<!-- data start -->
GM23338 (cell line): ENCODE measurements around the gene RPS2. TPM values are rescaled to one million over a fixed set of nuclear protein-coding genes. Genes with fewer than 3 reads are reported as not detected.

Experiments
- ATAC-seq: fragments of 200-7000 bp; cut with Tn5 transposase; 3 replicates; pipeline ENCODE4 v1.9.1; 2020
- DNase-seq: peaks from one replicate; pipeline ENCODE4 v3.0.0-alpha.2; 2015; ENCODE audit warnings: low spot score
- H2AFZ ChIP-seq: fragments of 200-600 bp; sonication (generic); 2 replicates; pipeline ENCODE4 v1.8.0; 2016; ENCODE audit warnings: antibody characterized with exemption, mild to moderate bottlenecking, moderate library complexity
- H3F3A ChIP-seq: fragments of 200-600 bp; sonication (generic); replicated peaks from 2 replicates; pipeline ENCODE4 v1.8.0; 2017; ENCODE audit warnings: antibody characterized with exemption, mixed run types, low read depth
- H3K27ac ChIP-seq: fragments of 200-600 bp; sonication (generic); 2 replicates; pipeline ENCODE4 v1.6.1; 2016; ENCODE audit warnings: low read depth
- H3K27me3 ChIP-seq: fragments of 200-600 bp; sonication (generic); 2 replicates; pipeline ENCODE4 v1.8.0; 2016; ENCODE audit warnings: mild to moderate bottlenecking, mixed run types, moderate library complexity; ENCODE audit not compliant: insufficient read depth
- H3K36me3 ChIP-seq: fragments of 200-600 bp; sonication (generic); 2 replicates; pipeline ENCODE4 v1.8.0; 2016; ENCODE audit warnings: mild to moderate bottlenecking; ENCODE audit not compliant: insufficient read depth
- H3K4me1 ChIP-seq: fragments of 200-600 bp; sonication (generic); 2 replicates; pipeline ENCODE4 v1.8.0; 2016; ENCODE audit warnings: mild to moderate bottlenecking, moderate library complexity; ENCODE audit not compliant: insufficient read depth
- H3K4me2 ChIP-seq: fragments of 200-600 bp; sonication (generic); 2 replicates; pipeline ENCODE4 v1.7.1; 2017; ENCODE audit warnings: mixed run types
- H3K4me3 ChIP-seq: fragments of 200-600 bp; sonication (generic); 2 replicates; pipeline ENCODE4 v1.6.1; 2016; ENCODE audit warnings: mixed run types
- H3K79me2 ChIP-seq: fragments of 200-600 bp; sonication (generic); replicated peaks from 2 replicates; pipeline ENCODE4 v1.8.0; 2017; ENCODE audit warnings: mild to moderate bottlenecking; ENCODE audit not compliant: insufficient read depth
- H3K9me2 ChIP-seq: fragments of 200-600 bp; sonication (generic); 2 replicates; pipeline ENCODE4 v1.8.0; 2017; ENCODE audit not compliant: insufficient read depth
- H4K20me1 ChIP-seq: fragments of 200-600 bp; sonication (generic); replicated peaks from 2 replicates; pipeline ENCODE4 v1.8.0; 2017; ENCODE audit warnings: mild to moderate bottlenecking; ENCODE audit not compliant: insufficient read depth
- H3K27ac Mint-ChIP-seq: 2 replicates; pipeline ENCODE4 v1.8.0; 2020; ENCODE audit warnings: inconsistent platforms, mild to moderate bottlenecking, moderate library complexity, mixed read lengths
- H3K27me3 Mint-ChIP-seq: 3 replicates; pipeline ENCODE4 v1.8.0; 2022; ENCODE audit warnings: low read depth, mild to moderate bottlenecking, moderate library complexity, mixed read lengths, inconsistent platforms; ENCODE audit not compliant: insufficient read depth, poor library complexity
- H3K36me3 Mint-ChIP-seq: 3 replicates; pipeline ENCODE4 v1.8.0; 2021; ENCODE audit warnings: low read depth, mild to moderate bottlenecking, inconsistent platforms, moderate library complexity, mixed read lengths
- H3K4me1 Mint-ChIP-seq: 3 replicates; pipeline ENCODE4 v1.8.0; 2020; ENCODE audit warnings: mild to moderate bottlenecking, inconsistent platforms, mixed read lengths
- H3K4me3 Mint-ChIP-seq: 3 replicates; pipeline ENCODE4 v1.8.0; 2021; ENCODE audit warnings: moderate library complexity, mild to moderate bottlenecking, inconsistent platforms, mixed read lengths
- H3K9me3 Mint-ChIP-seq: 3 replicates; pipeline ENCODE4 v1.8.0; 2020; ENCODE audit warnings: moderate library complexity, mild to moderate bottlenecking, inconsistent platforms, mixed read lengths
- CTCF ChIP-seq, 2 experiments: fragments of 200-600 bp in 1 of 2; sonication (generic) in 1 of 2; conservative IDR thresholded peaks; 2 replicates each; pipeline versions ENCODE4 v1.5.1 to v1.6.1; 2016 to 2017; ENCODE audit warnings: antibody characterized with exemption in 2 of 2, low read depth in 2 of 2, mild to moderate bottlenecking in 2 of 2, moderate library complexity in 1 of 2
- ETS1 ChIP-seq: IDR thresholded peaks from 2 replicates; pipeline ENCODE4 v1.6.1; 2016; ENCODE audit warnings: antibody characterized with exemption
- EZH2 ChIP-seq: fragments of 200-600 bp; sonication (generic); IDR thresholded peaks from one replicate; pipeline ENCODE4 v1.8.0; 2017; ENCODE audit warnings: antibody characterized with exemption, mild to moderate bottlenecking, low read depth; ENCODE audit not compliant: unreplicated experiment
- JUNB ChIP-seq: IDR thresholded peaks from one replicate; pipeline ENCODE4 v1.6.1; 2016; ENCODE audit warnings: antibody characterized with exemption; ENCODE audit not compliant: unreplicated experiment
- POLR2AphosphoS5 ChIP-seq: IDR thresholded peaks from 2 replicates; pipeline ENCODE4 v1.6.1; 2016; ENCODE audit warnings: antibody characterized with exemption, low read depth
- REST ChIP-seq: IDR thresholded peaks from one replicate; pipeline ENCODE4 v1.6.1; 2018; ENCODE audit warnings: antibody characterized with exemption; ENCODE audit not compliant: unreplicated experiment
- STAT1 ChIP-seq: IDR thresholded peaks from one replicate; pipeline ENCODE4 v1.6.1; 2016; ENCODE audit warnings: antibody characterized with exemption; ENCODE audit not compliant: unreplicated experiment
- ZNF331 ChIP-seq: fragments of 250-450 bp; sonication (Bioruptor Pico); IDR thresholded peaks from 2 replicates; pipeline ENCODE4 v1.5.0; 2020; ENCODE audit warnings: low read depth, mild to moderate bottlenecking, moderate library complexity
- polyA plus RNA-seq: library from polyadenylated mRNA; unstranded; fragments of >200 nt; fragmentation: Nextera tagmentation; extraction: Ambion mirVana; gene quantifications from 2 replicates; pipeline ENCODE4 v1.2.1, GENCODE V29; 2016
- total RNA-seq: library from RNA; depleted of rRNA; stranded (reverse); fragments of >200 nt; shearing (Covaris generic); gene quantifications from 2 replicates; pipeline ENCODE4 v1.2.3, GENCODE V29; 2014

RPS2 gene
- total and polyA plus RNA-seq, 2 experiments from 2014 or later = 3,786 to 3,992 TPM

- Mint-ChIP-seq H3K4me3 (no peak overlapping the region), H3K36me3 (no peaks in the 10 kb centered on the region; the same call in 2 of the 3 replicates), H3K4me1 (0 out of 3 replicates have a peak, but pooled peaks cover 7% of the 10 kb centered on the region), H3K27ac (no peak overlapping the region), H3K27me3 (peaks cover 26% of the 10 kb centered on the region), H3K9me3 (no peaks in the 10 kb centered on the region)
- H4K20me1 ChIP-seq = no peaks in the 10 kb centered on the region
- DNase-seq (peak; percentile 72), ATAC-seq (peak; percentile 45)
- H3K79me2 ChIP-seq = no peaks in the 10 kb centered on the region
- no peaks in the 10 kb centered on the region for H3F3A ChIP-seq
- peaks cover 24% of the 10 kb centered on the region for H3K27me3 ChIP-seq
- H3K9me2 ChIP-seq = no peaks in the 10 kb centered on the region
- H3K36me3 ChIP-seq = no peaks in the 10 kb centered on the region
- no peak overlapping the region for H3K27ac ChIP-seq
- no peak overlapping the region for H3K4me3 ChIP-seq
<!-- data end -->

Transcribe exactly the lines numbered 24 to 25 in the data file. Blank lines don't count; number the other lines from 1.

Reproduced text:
- EZH2 ChIP-seq: fragments of 200-600 bp; sonication (generic); IDR thresholded peaks from one replicate; pipeline ENCODE4 v1.8.0; 2017; ENCODE audit warnings: antibody characterized with exemption, mild to moderate bottlenecking, low read depth; ENCODE audit not compliant: unreplicated experiment
- JUNB ChIP-seq: IDR thresholded peaks from one replicate; pipeline ENCODE4 v1.6.1; 2016; ENCODE audit warnings: antibody characterized with exemption; ENCODE audit not compliant: unreplicated experiment